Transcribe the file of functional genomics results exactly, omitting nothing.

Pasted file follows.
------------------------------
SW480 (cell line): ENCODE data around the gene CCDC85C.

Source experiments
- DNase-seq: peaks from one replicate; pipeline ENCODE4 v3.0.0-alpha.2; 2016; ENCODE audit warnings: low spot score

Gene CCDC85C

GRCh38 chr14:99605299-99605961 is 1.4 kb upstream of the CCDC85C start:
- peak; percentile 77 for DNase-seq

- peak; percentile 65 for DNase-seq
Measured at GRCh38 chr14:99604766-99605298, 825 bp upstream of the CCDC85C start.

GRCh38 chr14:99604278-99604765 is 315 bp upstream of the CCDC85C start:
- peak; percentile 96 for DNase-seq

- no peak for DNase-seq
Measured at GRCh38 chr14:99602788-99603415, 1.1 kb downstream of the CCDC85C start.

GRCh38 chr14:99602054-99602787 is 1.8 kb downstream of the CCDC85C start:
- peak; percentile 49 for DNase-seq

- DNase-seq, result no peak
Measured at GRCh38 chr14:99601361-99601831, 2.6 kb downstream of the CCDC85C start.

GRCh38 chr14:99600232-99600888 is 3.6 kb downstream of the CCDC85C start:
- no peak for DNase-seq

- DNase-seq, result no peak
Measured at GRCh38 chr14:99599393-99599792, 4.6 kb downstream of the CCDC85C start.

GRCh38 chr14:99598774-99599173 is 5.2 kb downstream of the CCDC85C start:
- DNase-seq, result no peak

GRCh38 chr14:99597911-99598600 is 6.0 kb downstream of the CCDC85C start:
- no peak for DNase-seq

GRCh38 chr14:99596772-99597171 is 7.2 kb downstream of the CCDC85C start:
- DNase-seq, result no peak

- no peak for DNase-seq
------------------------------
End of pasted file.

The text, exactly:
SW480 (cell line): ENCODE data around the gene CCDC85C.

Source experiments
- DNase-seq: peaks from one replicate; pipeline ENCODE4 v3.0.0-alpha.2; 2016; ENCODE audit warnings: low spot score

Gene CCDC85C

GRCh38 chr14:99605299-99605961 is 1.4 kb upstream of the CCDC85C start:
- peak; percentile 77 for DNase-seq

- peak; percentile 65 for DNase-seq
Measured at GRCh38 chr14:99604766-99605298, 825 bp upstream of the CCDC85C start.

GRCh38 chr14:99604278-99604765 is 315 bp upstream of the CCDC85C start:
- peak; percentile 96 for DNase-seq

- no peak for DNase-seq
Measured at GRCh38 chr14:99602788-99603415, 1.1 kb downstream of the CCDC85C start.

GRCh38 chr14:99602054-99602787 is 1.8 kb downstream of the CCDC85C start:
- peak; percentile 49 for DNase-seq

- DNase-seq, result no peak
Measured at GRCh38 chr14:99601361-99601831, 2.6 kb downstream of the CCDC85C start.

GRCh38 chr14:99600232-99600888 is 3.6 kb downstream of the CCDC85C start:
- no peak for DNase-seq

- DNase-seq, result no peak
Measured at GRCh38 chr14:99599393-99599792, 4.6 kb downstream of the CCDC85C start.

GRCh38 chr14:99598774-99599173 is 5.2 kb downstream of the CCDC85C start:
- DNase-seq, result no peak

GRCh38 chr14:99597911-99598600 is 6.0 kb downstream of the CCDC85C start:
- no peak for DNase-seq

GRCh38 chr14:99596772-99597171 is 7.2 kb downstream of the CCDC85C start:
- DNase-seq, result no peak

- no peak for DNase-seq